Were life fair, the rest of the evening would not have required any word count, but fair it’s not.  When the check arrived, Bill’s brows furrowed and he had questions for our waiter.  Now the rest of the evening, we’d had many visits from III Fork personnel, asking if everything was OK, but suddenly there was a dearth of attention.  Our waiter was nowhere to be seen and the rest of those kindly people were not within shouting distance.  We fretted and fidgeted, feeling suddenly invisible.

After what seemed like ages, the waiter reappeared and Bill asked his questions.  Come to find out, we’d been overcharged fifteen dollars for the wine.  The overcharge was not that big of a deal.  That’s the reason you’re supposed to go over your bill.  What ruined our evening was the waiter’s attitude.  He seemed angry that we’d dared to bring up his mistake and we began to wonder if it had been a mistake at all.  A guy who had been our chum all evening long was suddenly giving us the cold shoulder.  I’m still not sure what was up with that.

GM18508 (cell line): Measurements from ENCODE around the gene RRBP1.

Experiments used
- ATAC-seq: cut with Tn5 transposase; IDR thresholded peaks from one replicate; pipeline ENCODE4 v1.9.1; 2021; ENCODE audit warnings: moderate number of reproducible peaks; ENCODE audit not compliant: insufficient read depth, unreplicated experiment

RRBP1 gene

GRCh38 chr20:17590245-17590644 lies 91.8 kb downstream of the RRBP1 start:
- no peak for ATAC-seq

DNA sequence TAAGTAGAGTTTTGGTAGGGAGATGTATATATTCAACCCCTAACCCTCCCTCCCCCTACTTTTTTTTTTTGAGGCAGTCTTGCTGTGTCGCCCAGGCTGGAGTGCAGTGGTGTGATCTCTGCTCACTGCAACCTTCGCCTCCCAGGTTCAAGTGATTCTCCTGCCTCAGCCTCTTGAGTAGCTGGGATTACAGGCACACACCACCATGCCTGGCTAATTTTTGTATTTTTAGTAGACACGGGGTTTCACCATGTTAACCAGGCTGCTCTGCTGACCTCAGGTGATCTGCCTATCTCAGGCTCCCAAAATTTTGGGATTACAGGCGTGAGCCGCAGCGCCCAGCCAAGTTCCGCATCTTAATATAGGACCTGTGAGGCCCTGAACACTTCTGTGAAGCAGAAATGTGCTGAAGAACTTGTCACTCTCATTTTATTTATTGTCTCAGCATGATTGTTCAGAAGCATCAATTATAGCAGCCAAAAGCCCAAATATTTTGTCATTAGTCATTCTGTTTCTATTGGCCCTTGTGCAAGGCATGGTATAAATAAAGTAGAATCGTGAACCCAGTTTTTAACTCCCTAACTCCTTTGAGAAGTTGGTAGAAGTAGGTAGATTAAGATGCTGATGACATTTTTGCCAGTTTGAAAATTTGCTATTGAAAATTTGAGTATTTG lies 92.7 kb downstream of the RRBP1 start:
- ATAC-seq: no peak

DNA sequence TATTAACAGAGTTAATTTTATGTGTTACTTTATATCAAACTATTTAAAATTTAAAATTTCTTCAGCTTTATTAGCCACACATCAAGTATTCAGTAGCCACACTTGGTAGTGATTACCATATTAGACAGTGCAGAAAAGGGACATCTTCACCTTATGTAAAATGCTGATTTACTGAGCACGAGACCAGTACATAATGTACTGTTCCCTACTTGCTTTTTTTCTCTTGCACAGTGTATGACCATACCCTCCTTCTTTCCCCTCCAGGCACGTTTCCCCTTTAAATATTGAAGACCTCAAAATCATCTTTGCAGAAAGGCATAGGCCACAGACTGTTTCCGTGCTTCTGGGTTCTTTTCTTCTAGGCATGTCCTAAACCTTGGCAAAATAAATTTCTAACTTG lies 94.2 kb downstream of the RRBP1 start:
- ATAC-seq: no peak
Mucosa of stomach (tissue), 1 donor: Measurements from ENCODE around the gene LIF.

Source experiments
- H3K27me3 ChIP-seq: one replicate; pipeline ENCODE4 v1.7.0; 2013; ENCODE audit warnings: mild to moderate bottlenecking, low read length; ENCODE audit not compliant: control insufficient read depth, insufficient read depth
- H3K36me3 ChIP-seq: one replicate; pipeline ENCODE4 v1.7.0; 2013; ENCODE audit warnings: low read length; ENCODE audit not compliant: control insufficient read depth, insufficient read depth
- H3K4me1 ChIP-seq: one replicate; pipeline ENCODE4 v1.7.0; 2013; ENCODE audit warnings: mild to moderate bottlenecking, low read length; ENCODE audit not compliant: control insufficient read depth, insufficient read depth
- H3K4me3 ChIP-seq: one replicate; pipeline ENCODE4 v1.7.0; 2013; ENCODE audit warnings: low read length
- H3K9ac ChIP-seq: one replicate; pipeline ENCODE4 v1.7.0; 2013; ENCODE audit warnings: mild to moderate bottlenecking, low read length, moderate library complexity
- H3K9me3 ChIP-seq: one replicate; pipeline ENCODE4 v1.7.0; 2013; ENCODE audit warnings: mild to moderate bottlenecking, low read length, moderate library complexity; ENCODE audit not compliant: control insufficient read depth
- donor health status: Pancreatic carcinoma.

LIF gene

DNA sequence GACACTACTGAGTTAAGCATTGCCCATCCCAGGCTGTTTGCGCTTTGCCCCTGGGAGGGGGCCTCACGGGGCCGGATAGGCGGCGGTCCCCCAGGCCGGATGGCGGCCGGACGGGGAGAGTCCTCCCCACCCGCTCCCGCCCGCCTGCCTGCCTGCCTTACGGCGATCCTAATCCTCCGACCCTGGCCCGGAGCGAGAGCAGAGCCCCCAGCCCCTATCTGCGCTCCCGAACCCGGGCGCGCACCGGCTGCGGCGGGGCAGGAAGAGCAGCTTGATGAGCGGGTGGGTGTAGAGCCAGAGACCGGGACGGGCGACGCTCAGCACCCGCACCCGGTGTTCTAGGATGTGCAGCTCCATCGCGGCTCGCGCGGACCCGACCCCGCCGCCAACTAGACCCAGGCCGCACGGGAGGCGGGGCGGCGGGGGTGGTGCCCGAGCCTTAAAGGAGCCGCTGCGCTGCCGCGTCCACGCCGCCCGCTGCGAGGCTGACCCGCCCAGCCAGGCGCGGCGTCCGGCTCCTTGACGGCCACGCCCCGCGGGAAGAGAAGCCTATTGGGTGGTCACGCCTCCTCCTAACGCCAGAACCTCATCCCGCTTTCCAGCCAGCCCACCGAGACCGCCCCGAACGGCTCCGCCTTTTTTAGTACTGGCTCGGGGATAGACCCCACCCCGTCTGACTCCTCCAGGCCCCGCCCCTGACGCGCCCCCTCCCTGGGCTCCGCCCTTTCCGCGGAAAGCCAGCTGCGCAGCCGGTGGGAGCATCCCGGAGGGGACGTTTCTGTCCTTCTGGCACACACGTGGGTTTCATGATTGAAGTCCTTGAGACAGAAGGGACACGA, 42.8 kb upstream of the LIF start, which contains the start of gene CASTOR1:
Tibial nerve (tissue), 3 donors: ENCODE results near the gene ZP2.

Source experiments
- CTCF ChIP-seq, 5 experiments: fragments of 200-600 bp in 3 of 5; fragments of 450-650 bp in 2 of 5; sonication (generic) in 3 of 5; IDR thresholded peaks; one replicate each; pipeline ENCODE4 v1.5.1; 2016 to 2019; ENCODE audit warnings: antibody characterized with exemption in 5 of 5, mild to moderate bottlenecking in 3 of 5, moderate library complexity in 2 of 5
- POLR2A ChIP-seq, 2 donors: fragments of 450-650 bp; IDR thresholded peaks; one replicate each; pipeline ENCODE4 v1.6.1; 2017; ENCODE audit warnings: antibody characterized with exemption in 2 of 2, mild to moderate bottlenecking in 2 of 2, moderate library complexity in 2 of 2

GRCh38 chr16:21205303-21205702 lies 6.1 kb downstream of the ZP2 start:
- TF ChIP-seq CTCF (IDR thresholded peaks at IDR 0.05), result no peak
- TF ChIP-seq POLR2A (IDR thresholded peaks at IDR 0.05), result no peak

And that little episode reminded us of our other visits to III Forks.  Hands down they have some of the best food in Dallas, but the service tends to fall short.  Our first visit came along right after they opened.  The suggestive selling was so overwhelming that my husband called the next day to complain about it.  Asking if you’d like a crab leg with your steak is one thing, but our first waiter at III Forks behaved as if we were insulting him personally because we didn’t want a sample from every course offered and the most expensive of each course at that.  (Hint for waiters: If your suggestion for every course is always the most expensive item on that section of the menu we think you’re more worried about the size of your tip than our enjoyment of the meal.)